The trouble is we worry about things that we think are definitely going to happen, like an interview next week, or a dental appointment next month; and we worry about things that we convince ourselves will happen, even though they don’t – like the plane crashing, or that person we like rejecting us. What we don’t worry about are the things our body might experience until it is.

The problem is motivation. We do anything – even eating less and exercising more – if we are sufficiently motivated. But when we are physically comfortable in our armchair watching mind-numbing dross on TV and enjoying our snacks the world seems a cosy place where nothing bad will happen if we stay just where we are. It’s not true, but we believe the illusion we have created and continue to do nothing to love and cherish our bodies by moving them and using them and caring about what we put inside them.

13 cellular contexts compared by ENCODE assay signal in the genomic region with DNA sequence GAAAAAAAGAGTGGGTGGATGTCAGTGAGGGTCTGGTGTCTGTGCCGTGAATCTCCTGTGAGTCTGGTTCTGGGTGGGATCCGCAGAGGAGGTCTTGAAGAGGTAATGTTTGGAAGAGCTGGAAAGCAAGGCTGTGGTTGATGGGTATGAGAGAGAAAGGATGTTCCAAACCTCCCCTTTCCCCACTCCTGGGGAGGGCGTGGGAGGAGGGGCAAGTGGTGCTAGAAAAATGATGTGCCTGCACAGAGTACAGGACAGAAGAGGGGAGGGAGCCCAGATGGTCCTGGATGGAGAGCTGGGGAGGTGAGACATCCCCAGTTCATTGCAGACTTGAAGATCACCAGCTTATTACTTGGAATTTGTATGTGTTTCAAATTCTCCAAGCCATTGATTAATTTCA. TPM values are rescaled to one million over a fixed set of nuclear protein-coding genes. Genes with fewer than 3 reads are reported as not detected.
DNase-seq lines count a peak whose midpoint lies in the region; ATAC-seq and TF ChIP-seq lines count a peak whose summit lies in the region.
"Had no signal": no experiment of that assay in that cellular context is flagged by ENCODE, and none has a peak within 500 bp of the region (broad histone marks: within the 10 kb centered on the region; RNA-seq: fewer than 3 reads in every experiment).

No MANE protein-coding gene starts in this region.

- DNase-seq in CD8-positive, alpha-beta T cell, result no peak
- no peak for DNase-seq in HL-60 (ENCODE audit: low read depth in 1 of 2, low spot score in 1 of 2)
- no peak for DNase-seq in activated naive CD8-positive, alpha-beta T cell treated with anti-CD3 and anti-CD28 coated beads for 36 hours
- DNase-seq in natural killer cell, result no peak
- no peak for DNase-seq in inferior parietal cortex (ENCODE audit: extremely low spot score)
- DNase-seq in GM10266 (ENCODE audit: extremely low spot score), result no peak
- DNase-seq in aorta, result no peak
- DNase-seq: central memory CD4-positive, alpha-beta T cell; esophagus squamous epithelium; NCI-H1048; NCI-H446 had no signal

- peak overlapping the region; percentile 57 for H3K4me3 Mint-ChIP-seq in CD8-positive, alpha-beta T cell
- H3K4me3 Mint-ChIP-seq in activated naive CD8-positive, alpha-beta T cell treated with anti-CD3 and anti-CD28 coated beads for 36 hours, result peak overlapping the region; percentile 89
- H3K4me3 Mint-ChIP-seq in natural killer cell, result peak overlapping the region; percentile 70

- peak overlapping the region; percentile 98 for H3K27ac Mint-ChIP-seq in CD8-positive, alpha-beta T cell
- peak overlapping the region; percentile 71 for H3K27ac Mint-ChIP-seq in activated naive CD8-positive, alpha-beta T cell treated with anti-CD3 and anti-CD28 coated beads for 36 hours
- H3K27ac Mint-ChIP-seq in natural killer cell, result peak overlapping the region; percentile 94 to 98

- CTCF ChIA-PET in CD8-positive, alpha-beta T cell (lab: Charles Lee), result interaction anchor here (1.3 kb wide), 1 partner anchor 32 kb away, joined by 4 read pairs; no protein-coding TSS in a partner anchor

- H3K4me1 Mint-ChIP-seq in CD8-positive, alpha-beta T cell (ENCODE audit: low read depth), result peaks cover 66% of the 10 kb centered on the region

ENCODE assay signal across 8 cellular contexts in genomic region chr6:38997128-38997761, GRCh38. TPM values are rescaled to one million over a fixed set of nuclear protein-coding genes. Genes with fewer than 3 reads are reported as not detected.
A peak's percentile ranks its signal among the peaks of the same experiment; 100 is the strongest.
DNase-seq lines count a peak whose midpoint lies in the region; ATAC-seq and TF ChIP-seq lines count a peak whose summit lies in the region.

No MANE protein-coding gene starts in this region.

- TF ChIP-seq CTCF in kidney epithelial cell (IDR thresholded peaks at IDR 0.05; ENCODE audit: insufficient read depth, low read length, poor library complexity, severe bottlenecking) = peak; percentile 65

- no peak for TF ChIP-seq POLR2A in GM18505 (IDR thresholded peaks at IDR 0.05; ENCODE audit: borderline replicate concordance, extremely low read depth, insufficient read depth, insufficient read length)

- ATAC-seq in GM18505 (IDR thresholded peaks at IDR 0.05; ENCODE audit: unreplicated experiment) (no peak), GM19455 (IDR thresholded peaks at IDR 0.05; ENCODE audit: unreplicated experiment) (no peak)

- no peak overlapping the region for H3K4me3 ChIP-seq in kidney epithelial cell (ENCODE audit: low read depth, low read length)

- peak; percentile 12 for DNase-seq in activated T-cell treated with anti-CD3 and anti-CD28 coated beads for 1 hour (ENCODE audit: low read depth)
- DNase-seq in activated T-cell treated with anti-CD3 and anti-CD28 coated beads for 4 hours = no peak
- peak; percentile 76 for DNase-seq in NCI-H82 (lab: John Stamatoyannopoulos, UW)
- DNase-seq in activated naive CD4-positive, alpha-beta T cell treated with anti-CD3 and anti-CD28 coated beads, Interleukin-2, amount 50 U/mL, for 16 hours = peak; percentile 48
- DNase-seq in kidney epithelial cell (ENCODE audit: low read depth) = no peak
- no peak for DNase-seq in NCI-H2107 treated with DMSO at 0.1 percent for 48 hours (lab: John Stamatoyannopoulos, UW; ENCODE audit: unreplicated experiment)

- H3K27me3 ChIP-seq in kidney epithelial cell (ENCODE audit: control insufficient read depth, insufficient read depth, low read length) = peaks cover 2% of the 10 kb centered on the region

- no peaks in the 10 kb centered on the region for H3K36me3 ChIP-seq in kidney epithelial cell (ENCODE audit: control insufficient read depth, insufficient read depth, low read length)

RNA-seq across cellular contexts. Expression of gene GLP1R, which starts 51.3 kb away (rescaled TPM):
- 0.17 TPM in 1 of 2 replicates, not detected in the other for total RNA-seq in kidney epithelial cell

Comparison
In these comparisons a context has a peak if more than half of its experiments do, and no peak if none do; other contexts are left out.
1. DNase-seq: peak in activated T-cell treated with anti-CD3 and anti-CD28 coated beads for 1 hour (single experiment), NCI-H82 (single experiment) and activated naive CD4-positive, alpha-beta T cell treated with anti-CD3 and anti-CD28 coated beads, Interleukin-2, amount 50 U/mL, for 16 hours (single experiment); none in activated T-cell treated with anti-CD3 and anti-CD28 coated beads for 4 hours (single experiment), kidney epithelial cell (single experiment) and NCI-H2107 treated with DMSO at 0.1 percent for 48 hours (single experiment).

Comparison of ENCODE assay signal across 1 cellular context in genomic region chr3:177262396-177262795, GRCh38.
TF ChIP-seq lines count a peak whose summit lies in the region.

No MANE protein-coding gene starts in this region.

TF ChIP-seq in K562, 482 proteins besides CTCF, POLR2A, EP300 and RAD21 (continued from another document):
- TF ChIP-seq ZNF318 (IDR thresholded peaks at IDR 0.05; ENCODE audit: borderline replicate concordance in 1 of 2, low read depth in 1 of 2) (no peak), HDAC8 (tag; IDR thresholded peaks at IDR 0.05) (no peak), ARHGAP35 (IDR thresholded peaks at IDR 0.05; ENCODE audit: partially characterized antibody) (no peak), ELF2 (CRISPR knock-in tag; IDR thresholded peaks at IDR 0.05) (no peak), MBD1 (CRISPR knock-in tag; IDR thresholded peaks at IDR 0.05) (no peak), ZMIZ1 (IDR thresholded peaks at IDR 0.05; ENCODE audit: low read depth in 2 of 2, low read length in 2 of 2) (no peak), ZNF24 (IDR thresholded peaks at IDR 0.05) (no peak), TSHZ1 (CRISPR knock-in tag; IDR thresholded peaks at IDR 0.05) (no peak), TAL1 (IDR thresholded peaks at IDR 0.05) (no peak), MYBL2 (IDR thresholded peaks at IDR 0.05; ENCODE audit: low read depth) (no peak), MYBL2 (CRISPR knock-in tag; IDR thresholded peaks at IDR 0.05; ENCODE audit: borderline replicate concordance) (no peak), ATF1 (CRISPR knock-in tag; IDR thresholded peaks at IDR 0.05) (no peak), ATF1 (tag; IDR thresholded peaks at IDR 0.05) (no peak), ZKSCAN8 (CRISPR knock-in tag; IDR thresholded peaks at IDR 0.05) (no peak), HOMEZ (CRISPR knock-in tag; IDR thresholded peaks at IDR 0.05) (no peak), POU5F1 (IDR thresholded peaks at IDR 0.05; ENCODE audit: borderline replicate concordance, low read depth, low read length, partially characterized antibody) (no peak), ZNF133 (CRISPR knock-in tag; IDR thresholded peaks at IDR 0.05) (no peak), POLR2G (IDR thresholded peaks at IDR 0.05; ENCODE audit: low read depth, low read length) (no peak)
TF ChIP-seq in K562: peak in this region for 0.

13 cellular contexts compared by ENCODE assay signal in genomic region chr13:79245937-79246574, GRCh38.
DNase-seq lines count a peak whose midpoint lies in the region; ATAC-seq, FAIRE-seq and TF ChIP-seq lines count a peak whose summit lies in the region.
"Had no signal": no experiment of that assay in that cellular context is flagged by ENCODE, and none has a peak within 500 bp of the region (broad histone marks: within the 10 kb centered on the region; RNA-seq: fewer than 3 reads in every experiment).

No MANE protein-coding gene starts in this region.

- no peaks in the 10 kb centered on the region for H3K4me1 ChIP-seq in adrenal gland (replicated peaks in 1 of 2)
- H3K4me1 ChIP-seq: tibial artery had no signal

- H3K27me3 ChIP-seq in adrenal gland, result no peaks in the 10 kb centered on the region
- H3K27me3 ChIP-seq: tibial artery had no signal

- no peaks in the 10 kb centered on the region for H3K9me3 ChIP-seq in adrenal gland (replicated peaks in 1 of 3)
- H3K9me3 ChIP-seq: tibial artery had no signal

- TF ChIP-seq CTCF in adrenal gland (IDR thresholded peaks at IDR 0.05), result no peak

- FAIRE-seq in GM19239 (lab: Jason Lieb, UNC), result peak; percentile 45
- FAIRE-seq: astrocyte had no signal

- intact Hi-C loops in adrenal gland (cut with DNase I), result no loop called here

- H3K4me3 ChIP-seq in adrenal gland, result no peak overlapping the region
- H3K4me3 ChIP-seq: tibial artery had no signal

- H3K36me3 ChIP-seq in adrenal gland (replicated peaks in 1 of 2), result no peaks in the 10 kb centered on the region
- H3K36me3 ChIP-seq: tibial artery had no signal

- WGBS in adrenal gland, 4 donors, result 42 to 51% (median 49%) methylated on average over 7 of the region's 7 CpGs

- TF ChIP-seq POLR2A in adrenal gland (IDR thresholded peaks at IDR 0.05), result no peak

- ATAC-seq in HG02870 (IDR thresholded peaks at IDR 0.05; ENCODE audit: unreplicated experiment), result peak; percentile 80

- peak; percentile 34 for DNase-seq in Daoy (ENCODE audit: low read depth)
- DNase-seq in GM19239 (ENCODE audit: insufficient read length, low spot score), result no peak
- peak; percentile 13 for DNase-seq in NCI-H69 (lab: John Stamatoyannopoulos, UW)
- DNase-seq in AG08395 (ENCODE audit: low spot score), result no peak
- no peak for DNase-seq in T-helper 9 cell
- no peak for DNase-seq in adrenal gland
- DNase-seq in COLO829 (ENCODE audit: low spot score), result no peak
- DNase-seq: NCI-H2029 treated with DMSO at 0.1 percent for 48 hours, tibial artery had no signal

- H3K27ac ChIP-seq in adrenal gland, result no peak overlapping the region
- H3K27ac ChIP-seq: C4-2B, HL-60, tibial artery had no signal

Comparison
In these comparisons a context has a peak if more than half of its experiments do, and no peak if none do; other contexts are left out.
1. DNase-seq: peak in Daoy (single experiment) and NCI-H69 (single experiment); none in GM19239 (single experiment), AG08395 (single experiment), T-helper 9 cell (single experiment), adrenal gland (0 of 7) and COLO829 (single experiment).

It’s up to you.


If you want some help check out my book How to Lose Weight and Free Yourself from Diets Forever.


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Fever Is Good For You

Well, up to a point, fever is good for you.

I remember, when I was a young parent, that babies seemed to get feverish several times a year. The wisdom, from our GP, was to use Calpol (liquid paracetamol) to bring the fever down. The subliminal message was that fever was bad and should be exterminated as quickly as possible.

As I grew older, and wiser, I began to wonder about this advice, advice that seemed to be universal.

Part of the problem with babies is that we don’t want them to suffer. We want to do anything and everything we can to be good parents and get them to feel well, healthy, and happy as fast as possible. But we also don’t want to be seen as bad parents. I mean, what Mum would want to stand at the school gates, amidst a horde of Calpol addicts, and speak the heresy of letting her child just suffer and get better on its own? They would be ostracised, seen as a bit weird, and generally avoided.